The universe contains some galaxies more than a thousand times brighter than our own Milky Way galaxy. Many of them are practically invisible at optical wavelengths because the star formation that powers their emission is buried deep inside obscuring clouds of dust, but at infrared wavelengths the starlight-heated dust glows brightly. Galaxy collisions can enhance such star formation activity and produce these so-called infrared-luminous galaxies, but exactly what happens when galaxies merge and how they stimulate star formation is a subject that has been debated for at least fifty years since it was first hypothesized. Studying merging galaxies does more than sheds light on how galaxies evolve and form stars. Since they are so bright, they act as lanterns to cosmological epochs and their activity helps scientists study the early universe.
The general approach in studying mergers is to examine local examples to categorize their behaviors, and model these cases with computational codes that simulate the mergers. Twentieth century simulations included only the effects of gravity, but even so they provided valuable insights into the effects of mergers on galaxy morphologies, the formation of sweeping distortions seen as tidal tails and shells, and the kinematics of merger remnants. In the last few decades more sophisticated simulations have also included gas dynamical processes -- an important addition because the gas in galaxies constitutes a significant fraction of the mass, and unlike the stars, which are comparatively small and never collide, the gas can be heated, shocked or otherwise excited to dissipate energy. Modern merger simulations have also led to an improved understanding of the mechanisms that produce supermassive black holes at the galactic nucleus and that modify the galaxies' disks.
There are approximations used in the current simulations, largely because of a desire to reduce the time needed for a full computation. One such aspect of the most popular technique is to subdivide the mass in a galaxy into fixed-sized unit-cells to track the behavior of the gas, for example of dimensions about 150 light-years on a side. The problem is that any activity that takes place on a finer spatial scale might be inaccurately estimated. CfA astronomers Paul Torrey and Lars Hernquist and three colleagues have completed a study of mergers using a new simulation technique that among other things allows the dimensions and mass associated with a cell to change with time. In principle this should more accurately calculate the effects of shocks and other processes in the gas. Writing in the latest issue of Monthly Notices of the Royal Astronomical Society, the astronomers report that although the new code appears to work well and provide more precise and accurate results, the major conclusions from earlier studies about star formation and black hole growth are qualitatively verified. There are some quantitative differences of interest, but the overall result offers reassuring support for the earlier models, while being a step in the direction of even more precise calculations.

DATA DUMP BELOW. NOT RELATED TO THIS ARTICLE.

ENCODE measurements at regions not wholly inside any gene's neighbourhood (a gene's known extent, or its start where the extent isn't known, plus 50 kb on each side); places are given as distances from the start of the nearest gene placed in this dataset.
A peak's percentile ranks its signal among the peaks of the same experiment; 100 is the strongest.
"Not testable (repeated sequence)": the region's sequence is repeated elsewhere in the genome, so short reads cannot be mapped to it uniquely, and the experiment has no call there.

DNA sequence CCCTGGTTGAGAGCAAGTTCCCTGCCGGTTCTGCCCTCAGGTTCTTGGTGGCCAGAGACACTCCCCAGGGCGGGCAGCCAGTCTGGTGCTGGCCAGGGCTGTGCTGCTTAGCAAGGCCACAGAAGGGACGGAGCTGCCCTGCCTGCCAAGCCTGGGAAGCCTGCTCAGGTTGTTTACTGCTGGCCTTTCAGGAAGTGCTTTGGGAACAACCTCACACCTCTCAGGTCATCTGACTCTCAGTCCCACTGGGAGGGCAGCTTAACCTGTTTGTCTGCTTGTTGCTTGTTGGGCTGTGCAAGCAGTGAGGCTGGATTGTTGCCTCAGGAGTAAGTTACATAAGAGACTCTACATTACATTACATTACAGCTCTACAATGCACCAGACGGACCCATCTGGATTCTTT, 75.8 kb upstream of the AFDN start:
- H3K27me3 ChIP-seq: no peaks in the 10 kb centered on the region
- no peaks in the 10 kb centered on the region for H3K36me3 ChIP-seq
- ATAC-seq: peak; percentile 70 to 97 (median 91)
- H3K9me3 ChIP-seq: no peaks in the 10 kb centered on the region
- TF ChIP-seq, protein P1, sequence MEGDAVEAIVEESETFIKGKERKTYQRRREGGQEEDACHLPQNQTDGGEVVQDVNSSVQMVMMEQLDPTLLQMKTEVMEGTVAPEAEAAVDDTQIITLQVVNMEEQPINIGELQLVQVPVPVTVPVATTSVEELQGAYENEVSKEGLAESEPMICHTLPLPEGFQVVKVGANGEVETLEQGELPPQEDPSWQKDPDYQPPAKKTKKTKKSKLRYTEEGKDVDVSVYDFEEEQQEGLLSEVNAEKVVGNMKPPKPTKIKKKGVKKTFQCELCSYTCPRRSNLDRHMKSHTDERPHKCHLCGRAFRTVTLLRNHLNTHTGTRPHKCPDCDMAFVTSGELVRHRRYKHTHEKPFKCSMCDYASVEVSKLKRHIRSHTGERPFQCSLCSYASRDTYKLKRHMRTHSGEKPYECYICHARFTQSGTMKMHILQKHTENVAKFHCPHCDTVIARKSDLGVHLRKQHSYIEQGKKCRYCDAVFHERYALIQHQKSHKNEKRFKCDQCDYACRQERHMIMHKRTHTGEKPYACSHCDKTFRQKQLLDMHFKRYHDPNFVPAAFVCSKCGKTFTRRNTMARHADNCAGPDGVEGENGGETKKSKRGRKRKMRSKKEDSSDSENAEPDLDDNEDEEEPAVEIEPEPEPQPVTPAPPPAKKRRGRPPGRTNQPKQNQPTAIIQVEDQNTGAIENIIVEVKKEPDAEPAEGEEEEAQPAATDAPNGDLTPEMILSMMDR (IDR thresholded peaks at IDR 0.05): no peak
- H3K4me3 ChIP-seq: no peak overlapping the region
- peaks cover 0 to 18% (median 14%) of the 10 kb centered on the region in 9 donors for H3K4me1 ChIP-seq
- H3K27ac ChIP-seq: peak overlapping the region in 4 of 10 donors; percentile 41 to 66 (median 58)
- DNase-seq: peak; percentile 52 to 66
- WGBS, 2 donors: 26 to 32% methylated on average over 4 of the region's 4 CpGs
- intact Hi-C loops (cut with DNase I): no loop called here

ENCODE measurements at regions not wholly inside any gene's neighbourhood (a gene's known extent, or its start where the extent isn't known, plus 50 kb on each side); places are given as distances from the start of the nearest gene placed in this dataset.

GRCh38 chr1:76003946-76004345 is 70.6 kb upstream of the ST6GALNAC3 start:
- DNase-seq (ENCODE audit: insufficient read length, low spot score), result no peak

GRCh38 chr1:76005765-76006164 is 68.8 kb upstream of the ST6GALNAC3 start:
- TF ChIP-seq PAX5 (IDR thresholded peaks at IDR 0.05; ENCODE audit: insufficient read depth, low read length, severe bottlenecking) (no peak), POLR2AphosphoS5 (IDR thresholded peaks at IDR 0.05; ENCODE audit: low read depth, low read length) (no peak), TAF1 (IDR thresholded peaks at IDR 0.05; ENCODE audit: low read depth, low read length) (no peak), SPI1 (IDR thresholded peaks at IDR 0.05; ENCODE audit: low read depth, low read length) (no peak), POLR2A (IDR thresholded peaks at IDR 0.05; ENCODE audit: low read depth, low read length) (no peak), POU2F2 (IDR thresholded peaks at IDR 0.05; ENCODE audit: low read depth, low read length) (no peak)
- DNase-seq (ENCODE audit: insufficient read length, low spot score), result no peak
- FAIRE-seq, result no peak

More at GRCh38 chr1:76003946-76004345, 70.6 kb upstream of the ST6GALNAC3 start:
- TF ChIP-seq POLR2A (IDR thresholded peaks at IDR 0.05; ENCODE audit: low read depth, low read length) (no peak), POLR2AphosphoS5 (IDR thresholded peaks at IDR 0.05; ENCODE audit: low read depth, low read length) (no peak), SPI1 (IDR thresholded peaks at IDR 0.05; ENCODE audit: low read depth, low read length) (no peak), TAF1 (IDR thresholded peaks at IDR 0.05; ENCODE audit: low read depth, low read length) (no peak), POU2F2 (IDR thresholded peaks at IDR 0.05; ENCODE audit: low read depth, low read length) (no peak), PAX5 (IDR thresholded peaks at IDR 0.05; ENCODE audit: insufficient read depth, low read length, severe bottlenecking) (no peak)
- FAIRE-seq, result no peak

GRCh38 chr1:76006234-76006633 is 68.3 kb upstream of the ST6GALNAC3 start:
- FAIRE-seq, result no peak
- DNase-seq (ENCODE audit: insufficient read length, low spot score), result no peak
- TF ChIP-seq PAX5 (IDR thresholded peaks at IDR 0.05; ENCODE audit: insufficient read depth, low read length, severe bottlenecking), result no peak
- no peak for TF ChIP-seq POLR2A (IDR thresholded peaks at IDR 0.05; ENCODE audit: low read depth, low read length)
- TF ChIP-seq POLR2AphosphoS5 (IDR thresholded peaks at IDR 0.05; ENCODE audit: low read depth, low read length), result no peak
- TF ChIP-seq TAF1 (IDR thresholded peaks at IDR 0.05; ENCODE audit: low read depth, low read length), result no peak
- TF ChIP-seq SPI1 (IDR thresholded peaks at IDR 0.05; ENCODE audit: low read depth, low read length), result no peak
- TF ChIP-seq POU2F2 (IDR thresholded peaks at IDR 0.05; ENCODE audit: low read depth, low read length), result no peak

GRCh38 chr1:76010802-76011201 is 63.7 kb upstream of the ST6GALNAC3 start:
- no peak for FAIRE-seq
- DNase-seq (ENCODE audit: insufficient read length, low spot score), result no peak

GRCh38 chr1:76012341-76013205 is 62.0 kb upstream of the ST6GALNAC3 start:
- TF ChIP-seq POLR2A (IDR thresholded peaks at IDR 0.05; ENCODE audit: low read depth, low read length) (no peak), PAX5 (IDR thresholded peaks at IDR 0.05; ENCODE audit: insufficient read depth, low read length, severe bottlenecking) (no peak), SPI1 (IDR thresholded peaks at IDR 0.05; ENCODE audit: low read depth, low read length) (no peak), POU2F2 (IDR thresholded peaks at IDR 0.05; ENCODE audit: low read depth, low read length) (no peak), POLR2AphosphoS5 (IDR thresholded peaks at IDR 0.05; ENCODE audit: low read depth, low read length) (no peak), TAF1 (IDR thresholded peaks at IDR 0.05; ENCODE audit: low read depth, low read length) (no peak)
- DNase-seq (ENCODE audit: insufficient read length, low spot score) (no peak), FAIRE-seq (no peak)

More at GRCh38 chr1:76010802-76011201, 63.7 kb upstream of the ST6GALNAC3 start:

"Galaxy Mergers on a Moving Mesh: A Comparison with Smoothed Particle Hydrodynamics," Christopher C. Hayward, Paul Torrey, Volker Springel, Lars Hernquist, and Mark Vogelsberger, MNRAS 442, 1992, 2014.